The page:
August 23rd, 2010
02:08 PM ET

Independent agency takes over Gulf claims payments

The Gulf Coast Claims Facility "is fully functioning and will begin to process claims for emergency payment," according to a Monday press

The independent agency, headed by attorney Kenneth Feinberg - who
handled the 9/11 victims' compensation fund - was established in June as part of an agreement between the Obama administration and BP to facilitate processing of the personal and business claims from those affected by the Gulf oil disaster stemming from the Deepwater Horizon explosion on April 20.

BP said last week that it was no longer accepting claims as the
transition to the new entity was taking place. The oil giant, which said it has paid hundreds of millions of dollars in claims so far, will continue to handle claims put in by government entities.


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Filed under: BP • Gulf Coast Oil Spill
August 19th, 2010
08:11 PM ET

Researchers say they saw 22-mile plume in Gulf

Scientists at the Woods Hole Oceanographic Institution said they detected a plume of hydrocarbons in June that was at least 22 miles long and more than 3,000 feet below the surface of the Gulf of Mexico, a residue of the BP Deepwater Horizon oil spill.

According to the institution, the 1.2-mile-wide, 650-foot-high plume of trapped hydrocarbons provides at least a partial answer to recent questions asking where all the oil has gone as surface slicks shrink and disappear.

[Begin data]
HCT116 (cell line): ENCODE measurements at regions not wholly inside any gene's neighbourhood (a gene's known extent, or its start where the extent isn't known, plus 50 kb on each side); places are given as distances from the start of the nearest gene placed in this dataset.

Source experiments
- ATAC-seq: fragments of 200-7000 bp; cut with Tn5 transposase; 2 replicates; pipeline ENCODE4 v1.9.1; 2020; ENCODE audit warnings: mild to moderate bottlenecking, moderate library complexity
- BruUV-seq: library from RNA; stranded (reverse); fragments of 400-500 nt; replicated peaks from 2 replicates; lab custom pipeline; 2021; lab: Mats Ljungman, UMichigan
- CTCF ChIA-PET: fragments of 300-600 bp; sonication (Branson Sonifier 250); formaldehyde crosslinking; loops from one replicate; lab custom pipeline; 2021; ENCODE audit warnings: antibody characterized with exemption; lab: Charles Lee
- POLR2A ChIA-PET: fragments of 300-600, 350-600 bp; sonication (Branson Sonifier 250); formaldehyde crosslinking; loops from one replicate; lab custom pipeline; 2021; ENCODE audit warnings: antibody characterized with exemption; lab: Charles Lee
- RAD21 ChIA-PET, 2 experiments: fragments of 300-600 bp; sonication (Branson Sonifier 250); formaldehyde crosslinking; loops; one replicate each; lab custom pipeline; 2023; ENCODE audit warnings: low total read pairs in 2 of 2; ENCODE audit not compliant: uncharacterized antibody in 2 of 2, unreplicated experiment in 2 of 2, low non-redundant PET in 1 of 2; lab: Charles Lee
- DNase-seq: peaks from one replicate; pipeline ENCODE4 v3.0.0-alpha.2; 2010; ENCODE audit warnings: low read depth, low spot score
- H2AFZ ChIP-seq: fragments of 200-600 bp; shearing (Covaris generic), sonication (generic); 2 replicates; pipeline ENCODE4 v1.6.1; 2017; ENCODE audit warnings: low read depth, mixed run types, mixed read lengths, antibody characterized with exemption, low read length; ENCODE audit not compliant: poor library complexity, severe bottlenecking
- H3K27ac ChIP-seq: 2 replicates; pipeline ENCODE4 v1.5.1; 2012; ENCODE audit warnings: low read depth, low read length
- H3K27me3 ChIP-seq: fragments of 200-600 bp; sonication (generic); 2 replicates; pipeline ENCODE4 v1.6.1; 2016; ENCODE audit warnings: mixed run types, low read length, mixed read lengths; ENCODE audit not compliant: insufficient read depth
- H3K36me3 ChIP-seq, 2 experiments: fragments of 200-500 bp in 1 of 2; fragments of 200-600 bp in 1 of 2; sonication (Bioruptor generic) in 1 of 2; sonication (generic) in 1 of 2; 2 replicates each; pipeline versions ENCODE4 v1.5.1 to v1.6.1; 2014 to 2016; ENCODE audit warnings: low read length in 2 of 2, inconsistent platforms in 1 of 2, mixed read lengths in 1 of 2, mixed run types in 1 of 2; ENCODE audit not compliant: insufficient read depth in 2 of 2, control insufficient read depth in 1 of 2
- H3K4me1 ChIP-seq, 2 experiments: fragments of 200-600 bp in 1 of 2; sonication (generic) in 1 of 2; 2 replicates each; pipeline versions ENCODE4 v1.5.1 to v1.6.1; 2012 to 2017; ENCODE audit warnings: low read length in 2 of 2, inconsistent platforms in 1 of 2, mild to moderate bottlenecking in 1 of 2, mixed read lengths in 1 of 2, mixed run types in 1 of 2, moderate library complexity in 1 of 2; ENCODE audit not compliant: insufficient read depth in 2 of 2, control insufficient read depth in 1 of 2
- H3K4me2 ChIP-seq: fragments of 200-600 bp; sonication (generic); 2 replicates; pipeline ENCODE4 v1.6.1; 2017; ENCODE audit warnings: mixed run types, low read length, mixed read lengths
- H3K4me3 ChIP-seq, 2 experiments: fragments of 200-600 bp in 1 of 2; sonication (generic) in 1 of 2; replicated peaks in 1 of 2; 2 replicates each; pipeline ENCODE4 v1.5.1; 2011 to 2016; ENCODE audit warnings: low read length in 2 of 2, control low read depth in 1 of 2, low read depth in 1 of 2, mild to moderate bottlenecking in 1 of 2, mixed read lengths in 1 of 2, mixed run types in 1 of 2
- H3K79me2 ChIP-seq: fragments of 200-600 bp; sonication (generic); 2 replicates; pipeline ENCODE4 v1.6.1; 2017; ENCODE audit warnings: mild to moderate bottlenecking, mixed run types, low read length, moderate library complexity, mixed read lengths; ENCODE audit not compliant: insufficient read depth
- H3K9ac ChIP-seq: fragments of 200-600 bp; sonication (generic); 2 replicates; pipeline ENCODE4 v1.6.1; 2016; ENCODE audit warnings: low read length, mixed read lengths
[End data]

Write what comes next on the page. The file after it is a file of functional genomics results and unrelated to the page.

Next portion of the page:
"These results indicate that efforts to book-keep where the oil went must now include this plume" in the Gulf, said Christopher Reddy, a Woods Hole marine geochemist and oil spill expert. He is one of the authors of the study, which appears in the Aug. 19 issue of the journal Science.


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Filed under: BP
August 19th, 2010
10:31 AM ET

Allen: 'Bottom kill' could be complete by week after Labor Day

If all goes as planned, the "bottom kill" operation to permanently plug the ruptured underwater well in the Gulf of Mexico should be complete by the week after Labor Day, Thad Allen, the government's point man for the oil disaster, told CNN Thursday.

In the last 48 hours, a sequence of actions has been agreed upon, Allen told CNN's "American Morning." Those include flushing out the current blowout preventer, looking for material that may cause a problem, then put a new blowout preventer on and conduct the "bottom kill" operation.

"This will ensure that we can withstand any pressures that may be generated," Allen said. "If all that lines up, we should be looking at the week after Labor Day."


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Filed under: BP • Gulf Coast Oil Spill
August 18th, 2010
10:53 AM ET

On the Radar: Dr. Laura, kids' deaths, Blagojevich verdict

Dr. Laura to call it quits - Embattled radio talk-show host Dr. Laura Schlessinger says she will not renew her contract that is up at the end of the year, telling CNN's "Larry King Live" she wants to "regain my First Amendment rights."

Schlessinger, 63, has been under fire for using the N-word repeatedly during an on-air conversation last week with a caller.


August 18th, 2010
09:48 AM ET

BP to stop handling most Gulf claims